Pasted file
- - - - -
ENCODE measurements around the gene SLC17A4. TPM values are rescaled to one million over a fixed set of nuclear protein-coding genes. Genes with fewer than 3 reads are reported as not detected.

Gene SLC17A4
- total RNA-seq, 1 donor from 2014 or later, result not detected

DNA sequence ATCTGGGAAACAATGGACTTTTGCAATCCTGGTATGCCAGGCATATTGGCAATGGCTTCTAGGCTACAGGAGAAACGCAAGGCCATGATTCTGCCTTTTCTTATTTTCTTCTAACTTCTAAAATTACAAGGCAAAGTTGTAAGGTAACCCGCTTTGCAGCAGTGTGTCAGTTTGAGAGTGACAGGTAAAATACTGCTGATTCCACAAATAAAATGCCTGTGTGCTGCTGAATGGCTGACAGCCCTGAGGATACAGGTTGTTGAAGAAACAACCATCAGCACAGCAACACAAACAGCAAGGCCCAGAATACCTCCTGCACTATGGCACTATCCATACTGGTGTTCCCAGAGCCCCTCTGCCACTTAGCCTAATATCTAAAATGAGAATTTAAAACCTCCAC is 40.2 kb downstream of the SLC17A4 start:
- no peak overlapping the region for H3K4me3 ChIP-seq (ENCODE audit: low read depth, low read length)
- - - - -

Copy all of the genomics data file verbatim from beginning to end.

ENCODE measurements around the gene SLC17A4. TPM values are rescaled to one million over a fixed set of nuclear protein-coding genes. Genes with fewer than 3 reads are reported as not detected.

Gene SLC17A4
- total RNA-seq, 1 donor from 2014 or later, result not detected

DNA sequence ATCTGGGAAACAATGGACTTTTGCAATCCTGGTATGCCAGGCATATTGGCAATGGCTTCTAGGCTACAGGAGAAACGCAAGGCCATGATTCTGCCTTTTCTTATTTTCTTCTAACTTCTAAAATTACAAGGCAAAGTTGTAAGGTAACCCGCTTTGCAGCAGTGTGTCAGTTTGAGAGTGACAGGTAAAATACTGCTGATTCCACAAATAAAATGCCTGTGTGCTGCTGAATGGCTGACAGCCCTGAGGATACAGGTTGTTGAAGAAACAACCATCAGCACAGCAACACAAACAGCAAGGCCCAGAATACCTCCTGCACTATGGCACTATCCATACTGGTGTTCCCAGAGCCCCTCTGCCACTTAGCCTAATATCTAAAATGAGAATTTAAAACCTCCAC is 40.2 kb downstream of the SLC17A4 start:
- no peak overlapping the region for H3K4me3 ChIP-seq (ENCODE audit: low read depth, low read length)